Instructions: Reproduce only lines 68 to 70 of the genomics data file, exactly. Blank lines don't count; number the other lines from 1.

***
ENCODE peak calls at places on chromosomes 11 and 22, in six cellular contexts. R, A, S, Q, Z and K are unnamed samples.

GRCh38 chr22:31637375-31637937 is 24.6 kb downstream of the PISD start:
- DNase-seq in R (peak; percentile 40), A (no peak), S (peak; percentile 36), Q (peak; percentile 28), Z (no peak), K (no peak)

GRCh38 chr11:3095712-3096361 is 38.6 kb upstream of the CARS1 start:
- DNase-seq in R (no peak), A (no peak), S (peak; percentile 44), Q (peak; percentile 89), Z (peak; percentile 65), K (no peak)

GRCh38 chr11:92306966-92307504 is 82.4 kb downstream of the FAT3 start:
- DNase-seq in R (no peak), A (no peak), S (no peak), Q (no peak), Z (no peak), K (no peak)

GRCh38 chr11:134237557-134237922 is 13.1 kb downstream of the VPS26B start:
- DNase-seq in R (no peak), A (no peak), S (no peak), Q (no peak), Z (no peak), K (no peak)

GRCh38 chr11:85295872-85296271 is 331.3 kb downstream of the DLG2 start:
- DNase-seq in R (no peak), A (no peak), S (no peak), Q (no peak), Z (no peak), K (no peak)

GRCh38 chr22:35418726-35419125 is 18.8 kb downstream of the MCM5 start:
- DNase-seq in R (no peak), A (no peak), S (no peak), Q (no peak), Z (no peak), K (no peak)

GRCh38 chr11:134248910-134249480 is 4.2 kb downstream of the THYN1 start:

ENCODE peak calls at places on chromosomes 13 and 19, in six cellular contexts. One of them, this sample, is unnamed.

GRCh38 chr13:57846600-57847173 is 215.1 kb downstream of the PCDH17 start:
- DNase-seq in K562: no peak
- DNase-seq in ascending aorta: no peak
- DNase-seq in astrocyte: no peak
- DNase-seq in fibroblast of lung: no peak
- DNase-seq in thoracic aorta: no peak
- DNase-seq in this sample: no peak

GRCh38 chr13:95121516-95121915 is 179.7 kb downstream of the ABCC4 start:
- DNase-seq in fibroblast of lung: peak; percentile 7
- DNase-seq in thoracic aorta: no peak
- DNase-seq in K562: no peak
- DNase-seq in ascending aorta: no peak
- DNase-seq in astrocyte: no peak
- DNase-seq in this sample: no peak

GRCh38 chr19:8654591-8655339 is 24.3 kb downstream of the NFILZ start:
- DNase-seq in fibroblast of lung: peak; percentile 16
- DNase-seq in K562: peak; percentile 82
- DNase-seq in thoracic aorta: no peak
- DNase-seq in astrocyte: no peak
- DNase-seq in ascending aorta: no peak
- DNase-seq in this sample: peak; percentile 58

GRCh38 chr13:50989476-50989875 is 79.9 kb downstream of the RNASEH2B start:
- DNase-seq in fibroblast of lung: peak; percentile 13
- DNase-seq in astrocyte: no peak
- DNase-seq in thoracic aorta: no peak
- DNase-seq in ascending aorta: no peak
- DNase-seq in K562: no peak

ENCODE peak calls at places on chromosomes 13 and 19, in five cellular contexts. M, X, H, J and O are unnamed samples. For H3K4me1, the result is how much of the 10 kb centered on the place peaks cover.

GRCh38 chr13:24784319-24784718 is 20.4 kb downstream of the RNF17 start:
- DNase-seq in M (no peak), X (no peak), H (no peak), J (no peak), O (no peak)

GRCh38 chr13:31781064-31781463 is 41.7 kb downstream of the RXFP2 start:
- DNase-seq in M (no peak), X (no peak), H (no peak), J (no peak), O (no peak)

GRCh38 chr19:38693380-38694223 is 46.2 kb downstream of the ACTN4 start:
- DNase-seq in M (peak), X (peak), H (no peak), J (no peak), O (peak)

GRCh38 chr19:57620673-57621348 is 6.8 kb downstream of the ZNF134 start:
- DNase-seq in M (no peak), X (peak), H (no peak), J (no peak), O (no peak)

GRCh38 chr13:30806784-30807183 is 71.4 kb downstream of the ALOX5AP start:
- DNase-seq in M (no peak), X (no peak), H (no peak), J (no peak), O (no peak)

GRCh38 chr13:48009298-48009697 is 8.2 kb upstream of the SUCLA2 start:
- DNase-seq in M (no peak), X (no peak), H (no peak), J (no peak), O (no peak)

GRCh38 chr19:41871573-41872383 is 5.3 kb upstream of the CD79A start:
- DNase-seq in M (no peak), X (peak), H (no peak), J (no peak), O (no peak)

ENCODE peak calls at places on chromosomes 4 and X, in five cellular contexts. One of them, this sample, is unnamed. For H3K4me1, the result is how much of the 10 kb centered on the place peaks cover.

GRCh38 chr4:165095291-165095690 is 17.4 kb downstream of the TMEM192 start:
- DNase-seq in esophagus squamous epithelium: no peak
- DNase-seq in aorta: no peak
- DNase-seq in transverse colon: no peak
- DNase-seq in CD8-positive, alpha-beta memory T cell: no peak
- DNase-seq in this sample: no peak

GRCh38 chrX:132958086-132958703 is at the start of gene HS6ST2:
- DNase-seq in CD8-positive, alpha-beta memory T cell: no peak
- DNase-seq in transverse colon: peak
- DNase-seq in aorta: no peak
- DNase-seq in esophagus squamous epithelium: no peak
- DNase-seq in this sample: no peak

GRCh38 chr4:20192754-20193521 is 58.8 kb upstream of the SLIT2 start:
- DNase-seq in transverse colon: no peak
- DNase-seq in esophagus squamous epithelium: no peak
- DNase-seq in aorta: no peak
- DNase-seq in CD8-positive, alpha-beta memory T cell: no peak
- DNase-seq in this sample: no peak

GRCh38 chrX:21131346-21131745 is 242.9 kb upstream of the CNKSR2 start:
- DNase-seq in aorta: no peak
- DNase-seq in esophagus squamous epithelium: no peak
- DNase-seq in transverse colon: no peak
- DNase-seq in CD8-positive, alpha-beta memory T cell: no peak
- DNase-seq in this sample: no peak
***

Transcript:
- DNase-seq in aorta: no peak
- DNase-seq in esophagus squamous epithelium: no peak
- DNase-seq in this sample: no peak